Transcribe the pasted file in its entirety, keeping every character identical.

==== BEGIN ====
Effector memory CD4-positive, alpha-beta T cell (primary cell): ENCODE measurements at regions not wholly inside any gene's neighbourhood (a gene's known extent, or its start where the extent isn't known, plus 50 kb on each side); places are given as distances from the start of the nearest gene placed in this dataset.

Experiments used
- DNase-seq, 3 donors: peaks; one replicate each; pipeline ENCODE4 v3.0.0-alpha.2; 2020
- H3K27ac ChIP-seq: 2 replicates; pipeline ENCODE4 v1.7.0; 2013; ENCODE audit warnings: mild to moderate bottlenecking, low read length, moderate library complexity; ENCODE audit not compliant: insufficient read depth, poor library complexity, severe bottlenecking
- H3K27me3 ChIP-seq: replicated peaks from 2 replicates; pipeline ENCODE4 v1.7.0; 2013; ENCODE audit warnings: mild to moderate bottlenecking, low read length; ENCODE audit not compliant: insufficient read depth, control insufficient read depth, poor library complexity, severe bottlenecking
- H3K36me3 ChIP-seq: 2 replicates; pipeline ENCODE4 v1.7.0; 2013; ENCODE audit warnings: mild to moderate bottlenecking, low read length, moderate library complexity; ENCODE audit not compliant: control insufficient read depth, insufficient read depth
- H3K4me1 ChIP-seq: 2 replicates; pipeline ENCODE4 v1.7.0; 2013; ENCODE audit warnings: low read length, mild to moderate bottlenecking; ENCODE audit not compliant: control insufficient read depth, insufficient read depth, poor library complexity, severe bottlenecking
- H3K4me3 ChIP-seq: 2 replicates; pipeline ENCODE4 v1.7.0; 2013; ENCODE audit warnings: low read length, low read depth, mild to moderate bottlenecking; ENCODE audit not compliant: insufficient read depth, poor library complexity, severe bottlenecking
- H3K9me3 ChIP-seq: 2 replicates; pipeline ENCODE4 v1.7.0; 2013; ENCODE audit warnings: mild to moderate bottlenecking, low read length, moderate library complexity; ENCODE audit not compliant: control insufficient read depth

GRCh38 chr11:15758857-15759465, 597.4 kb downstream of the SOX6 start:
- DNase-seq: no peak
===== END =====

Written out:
Effector memory CD4-positive, alpha-beta T cell (primary cell): ENCODE measurements at regions not wholly inside any gene's neighbourhood (a gene's known extent, or its start where the extent isn't known, plus 50 kb on each side); places are given as distances from the start of the nearest gene placed in this dataset.

Experiments used
- DNase-seq, 3 donors: peaks; one replicate each; pipeline ENCODE4 v3.0.0-alpha.2; 2020
- H3K27ac ChIP-seq: 2 replicates; pipeline ENCODE4 v1.7.0; 2013; ENCODE audit warnings: mild to moderate bottlenecking, low read length, moderate library complexity; ENCODE audit not compliant: insufficient read depth, poor library complexity, severe bottlenecking
- H3K27me3 ChIP-seq: replicated peaks from 2 replicates; pipeline ENCODE4 v1.7.0; 2013; ENCODE audit warnings: mild to moderate bottlenecking, low read length; ENCODE audit not compliant: insufficient read depth, control insufficient read depth, poor library complexity, severe bottlenecking
- H3K36me3 ChIP-seq: 2 replicates; pipeline ENCODE4 v1.7.0; 2013; ENCODE audit warnings: mild to moderate bottlenecking, low read length, moderate library complexity; ENCODE audit not compliant: control insufficient read depth, insufficient read depth
- H3K4me1 ChIP-seq: 2 replicates; pipeline ENCODE4 v1.7.0; 2013; ENCODE audit warnings: low read length, mild to moderate bottlenecking; ENCODE audit not compliant: control insufficient read depth, insufficient read depth, poor library complexity, severe bottlenecking
- H3K4me3 ChIP-seq: 2 replicates; pipeline ENCODE4 v1.7.0; 2013; ENCODE audit warnings: low read length, low read depth, mild to moderate bottlenecking; ENCODE audit not compliant: insufficient read depth, poor library complexity, severe bottlenecking
- H3K9me3 ChIP-seq: 2 replicates; pipeline ENCODE4 v1.7.0; 2013; ENCODE audit warnings: mild to moderate bottlenecking, low read length, moderate library complexity; ENCODE audit not compliant: control insufficient read depth

GRCh38 chr11:15758857-15759465, 597.4 kb downstream of the SOX6 start:
- DNase-seq: no peak